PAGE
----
#MeToo: A movement, Not Just a Moment

Created on 29 December 2017
Written by Thea

Women have always been the victims of sexual harassment. Since 1998, nearly 17 million women have reported sexual assault.

Several hashtags have been used to start movements on social media in the hope of raising awareness regarding this issue including #YesAllWomen, #WhyIStayed, #EverydaySexism, and #ToTheGirls. The most recent hashtag #MeToo has been used by women from all around the world to speak up and share their horrible experiences with sexual harassment.

Tarana Burke, a longtime female activist started the “Me Too” movement back in 2006 to help survivors of sexual harassment get over their traumatic experiences.

On October 15, 2017, the #MeToo hashtag started trending on twitter after actress Alyssa Milano tweeted, “If you’ve been sexually harassed or assaulted write ‘me too’ as a reply to this tweet.” after a friend suggested that “if all women who have been sexually harassed or assaulted wrote ‘Me Too’ as a status, we might give people a sense of the magnitude of the problem.” The hashtag went viral, and more than 1.7 million men and women from 85 different countries have used it.

Many celebrities, including  Lady Gaga, Evan Rachel Wood, Debra Messing, Anna Paquin also tweeted the hashtag in support of the campaign and to show that they too have been sexually harassed. Najwa Zebian, the author and poet tweeted, “#MeToo. And I was blamed for it. I was told not to talk about it. I was told that it wasn’t that bad. I was told to get over it.”

Men also play an important role in this campaign. Many men are using the hashtag to tell stories of their own incidents and to support women. For example, the comedian and activist Nick Jack Pappas tweeted, “Men, don’t say you have a mother, a sister, a daughter… Say you have a father, a brother, a son who can do better. We all can. #MeToo.” In addition, A Call to Men, a socialization group for males to prevent violence, is launching a new campaign #IWillSpeakUp to help Burke’s movement. Ted Bunch, the co-founder of A Call to Men, says, “We felt like we really needed to respond because it’s out of control, and it’s not just Hollywood. Viewing women as objects, property and having less value than men is something that all males have been taught, even by ‘well-meaning men,’ and we pass that on to our boys. So this has to become a men’s issue, because men won’t stop unless other men say so.”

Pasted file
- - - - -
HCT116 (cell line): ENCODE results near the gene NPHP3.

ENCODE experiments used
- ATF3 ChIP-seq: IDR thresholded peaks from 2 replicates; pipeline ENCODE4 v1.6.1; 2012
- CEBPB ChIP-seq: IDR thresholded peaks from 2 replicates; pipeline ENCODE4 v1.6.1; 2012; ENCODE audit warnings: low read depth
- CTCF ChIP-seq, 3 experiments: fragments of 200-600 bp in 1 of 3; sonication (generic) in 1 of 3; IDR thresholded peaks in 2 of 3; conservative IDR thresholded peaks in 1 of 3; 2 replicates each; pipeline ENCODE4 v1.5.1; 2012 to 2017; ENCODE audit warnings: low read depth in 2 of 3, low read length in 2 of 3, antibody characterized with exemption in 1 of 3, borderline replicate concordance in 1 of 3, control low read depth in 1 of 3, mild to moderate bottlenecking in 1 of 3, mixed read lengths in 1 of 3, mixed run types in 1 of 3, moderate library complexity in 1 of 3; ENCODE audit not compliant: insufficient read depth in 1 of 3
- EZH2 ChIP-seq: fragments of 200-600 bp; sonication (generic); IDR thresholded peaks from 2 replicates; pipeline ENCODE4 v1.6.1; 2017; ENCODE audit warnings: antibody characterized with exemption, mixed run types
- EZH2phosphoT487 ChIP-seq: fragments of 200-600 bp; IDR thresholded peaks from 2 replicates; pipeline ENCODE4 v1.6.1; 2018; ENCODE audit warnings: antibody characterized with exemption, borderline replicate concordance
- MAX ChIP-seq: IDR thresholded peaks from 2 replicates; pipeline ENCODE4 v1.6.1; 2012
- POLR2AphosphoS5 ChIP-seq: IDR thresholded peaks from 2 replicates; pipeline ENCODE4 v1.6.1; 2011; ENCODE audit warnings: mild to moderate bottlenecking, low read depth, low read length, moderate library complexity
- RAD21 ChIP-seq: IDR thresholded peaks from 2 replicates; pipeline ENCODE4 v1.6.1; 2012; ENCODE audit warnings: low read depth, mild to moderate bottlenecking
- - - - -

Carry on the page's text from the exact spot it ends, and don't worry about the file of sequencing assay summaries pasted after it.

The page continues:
Time Magazine’s people of the year included a group of women named the “Silence Breakers”, who represent women “for their role in starting a global dialogue” because they came forward about their sexual assault experiences and did not stay silent. Burke is one of the silence breakers, yet she considers the “dialogue” to be too “exclusive” and says that this conversation should grow bigger to include marginalized women’s experiences. She says, “In some regards, when some women are successful we are all successful, but in other regards it doesn’t always trickle down to all of us.”

Burke says, “I’ve been saying: this is a movement, not just a moment. We’re still watching it grow.” She also describes it as “the tip of the iceberg,” claiming that this campaign is of a much greater importance than it seems to be.

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